Come = how
si = himself (or herself, yourself, oneself, themselves, itself)
chiama = he/she calls
Come si chiama = How himself he calls ~ What does he call himself ~ What is his name
However: "what does he call himself" is not accepted >:(
Is there any reason for this, or should it be reported?
You English use it for animal and things, but we Italian when ask for name usually refer at he. However lei o lui can indicate a person an animal or a thing
"What's it called" or "what do you call it" sounds more natural but i haven't tested duo on it yet.
Yes, since the subject in the italian sentence is omitted.
You only know it is a 3rd person singular by the verb conjugation, but you can't tell anything about the gender; therefore "his name", "her name" and even "its name" should be accepted.
I believe so, but I see you also do some Spanish. The phrase "como te llamas" technically is "como te chiami" I think; however, I believe these both come back to English closer to "What is your name" as opposed to "what do you call yourself" to keep the same connotation. If the Italian part is wrong please correct me someone. I know it is not exactly this sentence but similar though. Also, the Spanish translation part is accurate, I am sure of that (as a native English U.S.) (5 years of Spanish classes)
I think you are right, proceeding from French where "What's your name?" is also normally "Comment t'appelles tu", or, formally, "Comment vous appelez-vous?" (the literal translation "How do you call yourself?") "Quel est ton nom?" would sound unidiomatic, to say the least. Also, most textbooks start with "je m'appelle X" (again, literally, "I call myself X", but actually the normal phrase for "My name is X".
Also in Portuguese : "Como se chama?" ("How are you called?"). Many languages don't focus on the NAME word.
Not helpful that the drop-down hints for "si" are "oneself" and "becoming."
"Oneself" it not so bad, I think. It helped me to think "How do you call yourself?" (i.e., "What is your name?").
It is formal only in place of "your".
With "his", "her" and "it", it is the normal way.
To say What is his name in Italian one doesn't say "What is your name"(Che cosa il suo nome) one says "How does he call himself"(Come si chiama)
In this case si means himself but si can also mean:
himself herself itself themselves yourself(polite) yourselves(polite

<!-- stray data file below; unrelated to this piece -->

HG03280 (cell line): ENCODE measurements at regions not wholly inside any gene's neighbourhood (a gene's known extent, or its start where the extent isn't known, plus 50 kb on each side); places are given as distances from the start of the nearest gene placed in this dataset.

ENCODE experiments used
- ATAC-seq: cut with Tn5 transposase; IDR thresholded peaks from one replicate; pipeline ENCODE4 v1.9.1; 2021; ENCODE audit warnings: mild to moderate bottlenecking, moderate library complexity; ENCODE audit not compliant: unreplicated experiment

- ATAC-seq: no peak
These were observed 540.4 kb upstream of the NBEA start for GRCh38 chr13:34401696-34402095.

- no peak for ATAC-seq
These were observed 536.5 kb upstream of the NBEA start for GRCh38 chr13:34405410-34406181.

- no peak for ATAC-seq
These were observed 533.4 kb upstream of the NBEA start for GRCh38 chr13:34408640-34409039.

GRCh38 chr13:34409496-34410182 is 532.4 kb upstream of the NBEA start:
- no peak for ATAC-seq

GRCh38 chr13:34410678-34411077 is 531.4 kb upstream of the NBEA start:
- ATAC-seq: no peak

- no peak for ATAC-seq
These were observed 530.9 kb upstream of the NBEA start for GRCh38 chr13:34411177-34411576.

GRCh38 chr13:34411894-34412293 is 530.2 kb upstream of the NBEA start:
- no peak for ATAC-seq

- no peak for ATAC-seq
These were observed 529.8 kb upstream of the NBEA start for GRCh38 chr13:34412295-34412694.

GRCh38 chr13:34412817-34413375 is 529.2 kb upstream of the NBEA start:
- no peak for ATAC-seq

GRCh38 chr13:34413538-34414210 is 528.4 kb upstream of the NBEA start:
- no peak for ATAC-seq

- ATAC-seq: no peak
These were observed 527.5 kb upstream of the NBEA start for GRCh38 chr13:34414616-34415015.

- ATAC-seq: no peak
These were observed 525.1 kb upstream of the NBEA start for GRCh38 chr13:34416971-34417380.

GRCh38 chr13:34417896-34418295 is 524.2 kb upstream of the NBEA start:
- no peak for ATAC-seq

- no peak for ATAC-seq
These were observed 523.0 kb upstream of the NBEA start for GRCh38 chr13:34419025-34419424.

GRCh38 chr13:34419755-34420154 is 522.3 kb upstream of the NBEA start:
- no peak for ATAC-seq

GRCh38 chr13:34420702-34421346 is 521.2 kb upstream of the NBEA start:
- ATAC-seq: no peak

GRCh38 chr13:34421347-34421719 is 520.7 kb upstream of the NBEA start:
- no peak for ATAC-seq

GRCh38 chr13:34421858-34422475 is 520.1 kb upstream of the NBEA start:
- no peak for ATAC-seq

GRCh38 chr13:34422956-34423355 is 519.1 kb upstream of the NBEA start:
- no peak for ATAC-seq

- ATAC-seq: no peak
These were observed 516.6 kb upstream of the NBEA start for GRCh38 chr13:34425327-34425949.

Also don't confuse si with sì(which means yes). The difference is in the accents of the letter i
Italian does the accent and not accented thing on other words such as:
e(and) and è(is, he is, she is, it is) da(from) and dà(gives, he gives, she give, it gives) li(them(masculine)) and lì(there)
The verb "chiamarsi" is not reflexive, but it's an intransitive pronominal verb, which is different. As a result, "come ti chiami?" is much different than "how do you call yourself?". In Italian, "how do you call yourself?" would better be translated as "che nome ti dai?".
Well that was different to the book I read. So how is Come ti chiami? literally translated in english? And doesn't "Che nome ti dai" translate as "What name do you say yourself"?
Surely the translation is "what does he call himself" rather than "what is his name".
If you're going literal it would be "how is he called". Otherwise "what is his name".
but remember come si chiama is the formal way to ask / use come ti chiami when asking a child.
i thought it also meant, how do you say it from the phrase, come si dice or come si chiama, i got that explanation that it can also mean that. e.g come si chiama horse in italian or come si dice house in italian. just to clarify.
Is the literal translation "how does one call him" or "how does he call himself"?
yes, I believe so. The verb chiamarsi is reflexive and that is the literal translation, which incidentally is marked as incorrect.
As I wrote above, "chiamarsi" is not reflexive; it's an intransitive pronominal verb.
I wrote what's your name it marked right which means her name and your name is the same in Italian! !! Or it's just work here? ?
It worked because the 3rd person singular is a polite form for "you". Informal "What's your name" in the 2nd person would have been "come ti chiami?"
How is he called is not the normal way of saying this sentence in English however it is the direct transliteration from Italian to English so the answer "how is he called?" should not show up as wrong.
I wish when you clicked on the words for hints it wouldn't tell you the answer three times in a row and instead provide a word for word translation. From those single words we can try to work out the context of them. "How he calls himself", as people in the comments point out, is perfectly fine. From that we can work towards "what is his name."
Why is literal translation 'How does he call himself' (or the feminine version) wrong?